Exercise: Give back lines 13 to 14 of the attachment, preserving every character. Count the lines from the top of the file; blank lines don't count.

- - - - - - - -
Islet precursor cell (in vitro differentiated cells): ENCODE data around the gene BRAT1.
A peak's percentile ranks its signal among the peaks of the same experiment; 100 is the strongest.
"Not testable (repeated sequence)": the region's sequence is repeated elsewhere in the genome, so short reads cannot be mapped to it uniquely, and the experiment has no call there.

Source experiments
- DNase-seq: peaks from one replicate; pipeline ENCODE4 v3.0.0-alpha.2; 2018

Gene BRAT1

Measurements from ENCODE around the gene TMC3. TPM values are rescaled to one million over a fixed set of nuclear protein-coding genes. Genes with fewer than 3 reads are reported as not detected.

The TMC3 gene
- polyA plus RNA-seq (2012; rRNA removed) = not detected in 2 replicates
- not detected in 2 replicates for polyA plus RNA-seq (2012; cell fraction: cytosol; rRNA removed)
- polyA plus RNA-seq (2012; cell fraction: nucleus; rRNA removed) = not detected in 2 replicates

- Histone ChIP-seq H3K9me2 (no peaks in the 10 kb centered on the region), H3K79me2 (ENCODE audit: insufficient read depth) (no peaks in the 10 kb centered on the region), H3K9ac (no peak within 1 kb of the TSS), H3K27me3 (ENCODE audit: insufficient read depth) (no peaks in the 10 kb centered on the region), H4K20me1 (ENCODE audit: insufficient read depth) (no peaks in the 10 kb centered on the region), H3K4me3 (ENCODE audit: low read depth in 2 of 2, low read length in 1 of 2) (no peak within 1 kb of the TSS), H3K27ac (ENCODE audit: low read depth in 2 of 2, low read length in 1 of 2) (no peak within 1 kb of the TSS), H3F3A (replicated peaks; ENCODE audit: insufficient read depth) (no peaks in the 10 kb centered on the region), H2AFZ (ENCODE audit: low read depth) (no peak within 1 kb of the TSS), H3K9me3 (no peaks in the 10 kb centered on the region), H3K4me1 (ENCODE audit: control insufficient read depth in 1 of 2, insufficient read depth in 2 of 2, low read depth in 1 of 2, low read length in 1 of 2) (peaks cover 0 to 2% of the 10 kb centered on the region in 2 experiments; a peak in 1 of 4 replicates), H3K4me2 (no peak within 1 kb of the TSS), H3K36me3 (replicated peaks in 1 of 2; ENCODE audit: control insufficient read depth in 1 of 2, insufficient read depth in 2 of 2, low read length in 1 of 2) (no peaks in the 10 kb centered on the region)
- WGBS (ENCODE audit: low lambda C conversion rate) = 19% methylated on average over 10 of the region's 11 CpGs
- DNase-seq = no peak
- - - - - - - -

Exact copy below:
- WGBS (ENCODE audit: low lambda C conversion rate) = 19% methylated on average over 10 of the region's 11 CpGs
- DNase-seq = no peak